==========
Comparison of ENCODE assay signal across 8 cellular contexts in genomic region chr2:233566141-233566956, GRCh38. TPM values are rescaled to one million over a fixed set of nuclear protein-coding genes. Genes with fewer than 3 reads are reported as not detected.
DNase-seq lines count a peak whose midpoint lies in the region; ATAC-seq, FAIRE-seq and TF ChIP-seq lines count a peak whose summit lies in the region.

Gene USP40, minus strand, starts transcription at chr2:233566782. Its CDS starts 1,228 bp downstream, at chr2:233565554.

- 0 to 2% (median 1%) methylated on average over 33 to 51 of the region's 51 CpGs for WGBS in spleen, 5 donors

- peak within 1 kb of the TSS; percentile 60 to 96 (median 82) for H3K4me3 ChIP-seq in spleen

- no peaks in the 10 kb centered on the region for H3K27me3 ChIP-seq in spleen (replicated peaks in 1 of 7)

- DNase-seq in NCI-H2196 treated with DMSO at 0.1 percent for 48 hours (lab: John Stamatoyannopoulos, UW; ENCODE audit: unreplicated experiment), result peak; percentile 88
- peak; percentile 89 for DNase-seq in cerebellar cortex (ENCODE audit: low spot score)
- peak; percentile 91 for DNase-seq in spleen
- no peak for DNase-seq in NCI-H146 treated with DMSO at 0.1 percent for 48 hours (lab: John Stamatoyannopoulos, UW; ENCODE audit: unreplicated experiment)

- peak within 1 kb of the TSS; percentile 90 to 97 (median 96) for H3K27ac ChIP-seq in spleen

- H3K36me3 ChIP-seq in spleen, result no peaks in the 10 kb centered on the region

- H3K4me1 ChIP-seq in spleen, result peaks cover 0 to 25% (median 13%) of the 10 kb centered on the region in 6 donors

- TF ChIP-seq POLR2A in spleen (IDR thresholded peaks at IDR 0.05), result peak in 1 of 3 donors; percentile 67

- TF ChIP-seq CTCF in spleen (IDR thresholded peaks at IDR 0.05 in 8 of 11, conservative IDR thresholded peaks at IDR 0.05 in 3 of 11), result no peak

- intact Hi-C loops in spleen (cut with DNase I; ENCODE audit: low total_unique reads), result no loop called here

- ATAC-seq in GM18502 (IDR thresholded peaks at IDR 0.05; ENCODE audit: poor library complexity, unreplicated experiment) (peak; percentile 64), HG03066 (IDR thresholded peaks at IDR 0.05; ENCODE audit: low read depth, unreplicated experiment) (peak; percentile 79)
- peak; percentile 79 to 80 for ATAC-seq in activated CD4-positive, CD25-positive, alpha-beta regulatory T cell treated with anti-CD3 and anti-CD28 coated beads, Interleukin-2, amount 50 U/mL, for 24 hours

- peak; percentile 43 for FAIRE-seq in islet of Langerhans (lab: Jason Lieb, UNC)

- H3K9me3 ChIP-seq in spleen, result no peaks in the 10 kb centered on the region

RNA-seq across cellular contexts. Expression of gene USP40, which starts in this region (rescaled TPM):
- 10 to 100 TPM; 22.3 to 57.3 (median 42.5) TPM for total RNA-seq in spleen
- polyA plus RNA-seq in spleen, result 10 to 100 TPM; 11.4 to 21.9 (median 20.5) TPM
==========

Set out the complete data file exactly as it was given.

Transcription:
Comparison of ENCODE assay signal across 8 cellular contexts in genomic region chr2:233566141-233566956, GRCh38. TPM values are rescaled to one million over a fixed set of nuclear protein-coding genes. Genes with fewer than 3 reads are reported as not detected.
DNase-seq lines count a peak whose midpoint lies in the region; ATAC-seq, FAIRE-seq and TF ChIP-seq lines count a peak whose summit lies in the region.

Gene USP40, minus strand, starts transcription at chr2:233566782. Its CDS starts 1,228 bp downstream, at chr2:233565554.

- 0 to 2% (median 1%) methylated on average over 33 to 51 of the region's 51 CpGs for WGBS in spleen, 5 donors

- peak within 1 kb of the TSS; percentile 60 to 96 (median 82) for H3K4me3 ChIP-seq in spleen

- no peaks in the 10 kb centered on the region for H3K27me3 ChIP-seq in spleen (replicated peaks in 1 of 7)

- DNase-seq in NCI-H2196 treated with DMSO at 0.1 percent for 48 hours (lab: John Stamatoyannopoulos, UW; ENCODE audit: unreplicated experiment), result peak; percentile 88
- peak; percentile 89 for DNase-seq in cerebellar cortex (ENCODE audit: low spot score)
- peak; percentile 91 for DNase-seq in spleen
- no peak for DNase-seq in NCI-H146 treated with DMSO at 0.1 percent for 48 hours (lab: John Stamatoyannopoulos, UW; ENCODE audit: unreplicated experiment)

- peak within 1 kb of the TSS; percentile 90 to 97 (median 96) for H3K27ac ChIP-seq in spleen

- H3K36me3 ChIP-seq in spleen, result no peaks in the 10 kb centered on the region

- H3K4me1 ChIP-seq in spleen, result peaks cover 0 to 25% (median 13%) of the 10 kb centered on the region in 6 donors

- TF ChIP-seq POLR2A in spleen (IDR thresholded peaks at IDR 0.05), result peak in 1 of 3 donors; percentile 67

- TF ChIP-seq CTCF in spleen (IDR thresholded peaks at IDR 0.05 in 8 of 11, conservative IDR thresholded peaks at IDR 0.05 in 3 of 11), result no peak

- intact Hi-C loops in spleen (cut with DNase I; ENCODE audit: low total_unique reads), result no loop called here

- ATAC-seq in GM18502 (IDR thresholded peaks at IDR 0.05; ENCODE audit: poor library complexity, unreplicated experiment) (peak; percentile 64), HG03066 (IDR thresholded peaks at IDR 0.05; ENCODE audit: low read depth, unreplicated experiment) (peak; percentile 79)
- peak; percentile 79 to 80 for ATAC-seq in activated CD4-positive, CD25-positive, alpha-beta regulatory T cell treated with anti-CD3 and anti-CD28 coated beads, Interleukin-2, amount 50 U/mL, for 24 hours

- peak; percentile 43 for FAIRE-seq in islet of Langerhans (lab: Jason Lieb, UNC)

- H3K9me3 ChIP-seq in spleen, result no peaks in the 10 kb centered on the region

RNA-seq across cellular contexts. Expression of gene USP40, which starts in this region (rescaled TPM):
- 10 to 100 TPM; 22.3 to 57.3 (median 42.5) TPM for total RNA-seq in spleen
- polyA plus RNA-seq in spleen, result 10 to 100 TPM; 11.4 to 21.9 (median 20.5) TPM